In past posts to the eFuneral Resources Center, I provided funeral planners with a number of tips to make the funeral planning process easier. But what are the most important things you need to know when thinking about a funeral service or making funeral arrangements? Check out the list below for the key things we think all funeral planners need to know.
Understanding Funeral Industry Jargon Can Make the Funeral Planning Process Easier
Prior to meeting with funeral directors, visiting funeral homes, or delving into funeral service research, try to learn some of the common terms associated with funeral services. Understanding the difference between a direct burial and a traditional burial, for instance, can ensure that you choose the option that best meets your needs. Some such terms include:
Funeral Planners Should Apply the Same Smart Shopping Techniques Used For Other Major Purchases
Making funeral arrangements is never easy, and often, funeral planners feel like they have no control over the process. But a little research can go a long way to ensure your loved one gets the care they deserve. A funeral is a large purchase, and like other large purchases – like buying a new house or car – the more you know, the better you can feel about your decision. So, when making funeral arrangements, gather as much information about your area funeral homes as possible. You may start by finding out the services offered by each funeral home, along with the prices they charge. But don’t stop there. Ask around for feedback on your local funeral homes so you can learn more about their service quality and understand how the funeral homes vary from one another. If you don’t know anyone who has used a particular funeral home, or if asking around seems like a hassle, visit eFuneral.com where you can access ratings and reviews for funeral homes across the nation.
Funeral Homes are Legally Obligated to Provide Itemized Pricing Information to Anyone Who Asks
To make an informed funeral planning decision, it helps to know what services and products a funeral home provides, along with the prices of those offerings. I would encourage all funeral planners to request a GPL (general price list) – that is an itemized list of prices – from the funeral homes they are considering. The Funeral Rule, enforced by the Federal Trade Commission, requires funeral directors to give you their GPL if you ask for it in-person or over the phone. If the GPL does not include specific prices for the caskets and outer burial containers they carry, ask for them – the Funeral Rule requires the funeral director to show you the price lists, including descriptions, for those items before showing them to you.
With the prices in-hand, funeral planners can make apples-to-apples comparisons among funeral homes. And if calling to request general price lists seems overwhelming, simply use eFuneral’s funeral home search tool to look through the general price lists of funeral homes in 11 major metropolitan markets across the nation.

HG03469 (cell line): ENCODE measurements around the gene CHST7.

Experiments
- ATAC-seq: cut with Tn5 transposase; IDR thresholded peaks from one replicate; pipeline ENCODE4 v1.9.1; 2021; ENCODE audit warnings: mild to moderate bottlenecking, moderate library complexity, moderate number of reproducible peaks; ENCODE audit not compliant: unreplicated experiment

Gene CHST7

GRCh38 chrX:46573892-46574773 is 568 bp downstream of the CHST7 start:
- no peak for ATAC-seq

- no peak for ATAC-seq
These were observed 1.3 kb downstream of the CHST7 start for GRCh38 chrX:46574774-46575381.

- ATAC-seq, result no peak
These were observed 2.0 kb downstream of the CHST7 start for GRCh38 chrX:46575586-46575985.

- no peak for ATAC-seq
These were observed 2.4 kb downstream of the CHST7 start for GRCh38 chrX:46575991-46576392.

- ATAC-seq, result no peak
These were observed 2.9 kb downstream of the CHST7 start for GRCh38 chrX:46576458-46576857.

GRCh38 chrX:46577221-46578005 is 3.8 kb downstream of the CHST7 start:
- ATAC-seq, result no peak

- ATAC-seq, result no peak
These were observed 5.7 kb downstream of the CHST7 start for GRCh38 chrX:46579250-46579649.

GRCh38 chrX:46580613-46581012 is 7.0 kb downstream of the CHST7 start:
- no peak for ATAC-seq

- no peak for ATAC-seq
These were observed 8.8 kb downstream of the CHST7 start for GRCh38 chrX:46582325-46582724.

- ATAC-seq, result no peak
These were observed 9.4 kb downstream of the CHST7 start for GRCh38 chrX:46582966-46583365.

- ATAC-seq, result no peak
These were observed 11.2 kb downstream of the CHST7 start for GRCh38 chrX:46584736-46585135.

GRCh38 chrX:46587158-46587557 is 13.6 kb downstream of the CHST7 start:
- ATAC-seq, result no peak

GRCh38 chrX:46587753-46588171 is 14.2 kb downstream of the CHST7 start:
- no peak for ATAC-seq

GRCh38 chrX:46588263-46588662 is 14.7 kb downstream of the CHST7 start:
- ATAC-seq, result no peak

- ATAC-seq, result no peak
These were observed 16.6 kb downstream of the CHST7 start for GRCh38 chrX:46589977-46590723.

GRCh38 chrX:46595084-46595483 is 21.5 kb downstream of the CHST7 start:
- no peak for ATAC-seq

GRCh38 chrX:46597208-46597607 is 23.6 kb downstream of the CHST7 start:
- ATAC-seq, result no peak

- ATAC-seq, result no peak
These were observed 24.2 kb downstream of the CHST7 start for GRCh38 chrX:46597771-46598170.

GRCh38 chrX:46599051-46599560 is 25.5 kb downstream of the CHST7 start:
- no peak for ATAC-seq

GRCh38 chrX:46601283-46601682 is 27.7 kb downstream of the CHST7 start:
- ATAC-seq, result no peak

Funeral Planners Can Choose to Purchase Packages or Individual Funeral Products and Services
Many funeral homes offer a variety of funeral “packages” of commonly selected goods and services for a burial or cremation. But, according to the Funeral Rule, funeral planners do not have to buy a package – they have the right to purchase individual goods and services. Using the GPL as a guide, funeral planners can determine whether or not they are better off choosing a funeral service package versus individual items.
Cash Advance Items Can Impact the Total Cost of a Funeral Service
Even if you do request a general price list and use that pricing information to plan a funeral service, it’s important to understand that the fees associated with “cash advance items” – products or services that funeral homes offer via third parties like limousine services, death certificates, and floral arrangements – may not be included on the price lists. Some funeral homes don’t mark up those cash advance items, but others add a service fee to their cost. So, it’s important to discuss those items – in advance – with the funeral director with whom you plan to work.
Funeral Homes Cannot Refuse Or Charge a Fee for Handling a Casket Purchased From a Third Party
Funeral planners do not have to purchase a casket from a funeral home – you may buy a casket from a third party and have it shipped directly to the funeral home. Not only does the Funeral Rule require that funeral homes allow you to use a casket purchased elsewhere, it also requires that funeral homes use the casket without charging an additional fee.
No Matter the Funeral Home, Funeral Planners Must Pay a Basic Services Fee; But All Other Funeral Services and Products are Optional
Funeral homes charge funeral planners a basic services fee that covers the costs associated with making funeral arrangements, sheltering the remains, and coordinating plans with the cemetery, crematory, and other third parties. While basic services fees vary from funeral home to funeral home, the services covered by the basic services fee are common to all funerals and thus this is not an optional fee.
Funeral planners do, however, have the option of purchasing other goods and services, including:
It’s also important to keep in mind that while many funeral homes require embalming if the funeral service includes a viewing, embalming is not legally required if the body is buried or cremated shortly after death.
Now that you know the most important things about funeral planning, check out the prices, ratings, and reviews of your local funeral homes and compare those to average funeral service prices – nationally and in your area.
eFuneral provides helpful information and support to those thinking about end-of-life.Get Started